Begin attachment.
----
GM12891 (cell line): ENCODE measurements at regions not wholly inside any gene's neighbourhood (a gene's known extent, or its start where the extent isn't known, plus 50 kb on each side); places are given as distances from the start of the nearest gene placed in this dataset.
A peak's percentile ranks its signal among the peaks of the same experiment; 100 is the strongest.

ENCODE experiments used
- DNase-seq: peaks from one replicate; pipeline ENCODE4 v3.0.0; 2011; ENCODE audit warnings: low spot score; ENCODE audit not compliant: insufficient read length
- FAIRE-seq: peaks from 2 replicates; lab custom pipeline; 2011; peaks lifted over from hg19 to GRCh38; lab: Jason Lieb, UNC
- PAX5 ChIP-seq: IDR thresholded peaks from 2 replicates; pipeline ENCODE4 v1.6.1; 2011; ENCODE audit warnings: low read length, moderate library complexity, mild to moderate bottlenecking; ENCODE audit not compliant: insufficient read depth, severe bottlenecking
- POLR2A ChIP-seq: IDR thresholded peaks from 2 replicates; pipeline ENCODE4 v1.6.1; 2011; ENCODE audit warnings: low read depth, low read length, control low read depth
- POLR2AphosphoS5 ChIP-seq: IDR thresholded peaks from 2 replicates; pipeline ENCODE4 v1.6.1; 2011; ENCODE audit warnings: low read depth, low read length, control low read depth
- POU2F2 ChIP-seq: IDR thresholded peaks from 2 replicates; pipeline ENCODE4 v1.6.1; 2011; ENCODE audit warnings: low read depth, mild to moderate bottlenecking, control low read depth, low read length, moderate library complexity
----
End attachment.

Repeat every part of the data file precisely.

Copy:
GM12891 (cell line): ENCODE measurements at regions not wholly inside any gene's neighbourhood (a gene's known extent, or its start where the extent isn't known, plus 50 kb on each side); places are given as distances from the start of the nearest gene placed in this dataset.
A peak's percentile ranks its signal among the peaks of the same experiment; 100 is the strongest.

ENCODE experiments used
- DNase-seq: peaks from one replicate; pipeline ENCODE4 v3.0.0; 2011; ENCODE audit warnings: low spot score; ENCODE audit not compliant: insufficient read length
- FAIRE-seq: peaks from 2 replicates; lab custom pipeline; 2011; peaks lifted over from hg19 to GRCh38; lab: Jason Lieb, UNC
- PAX5 ChIP-seq: IDR thresholded peaks from 2 replicates; pipeline ENCODE4 v1.6.1; 2011; ENCODE audit warnings: low read length, moderate library complexity, mild to moderate bottlenecking; ENCODE audit not compliant: insufficient read depth, severe bottlenecking
- POLR2A ChIP-seq: IDR thresholded peaks from 2 replicates; pipeline ENCODE4 v1.6.1; 2011; ENCODE audit warnings: low read depth, low read length, control low read depth
- POLR2AphosphoS5 ChIP-seq: IDR thresholded peaks from 2 replicates; pipeline ENCODE4 v1.6.1; 2011; ENCODE audit warnings: low read depth, low read length, control low read depth
- POU2F2 ChIP-seq: IDR thresholded peaks from 2 replicates; pipeline ENCODE4 v1.6.1; 2011; ENCODE audit warnings: low read depth, mild to moderate bottlenecking, control low read depth, low read length, moderate library complexity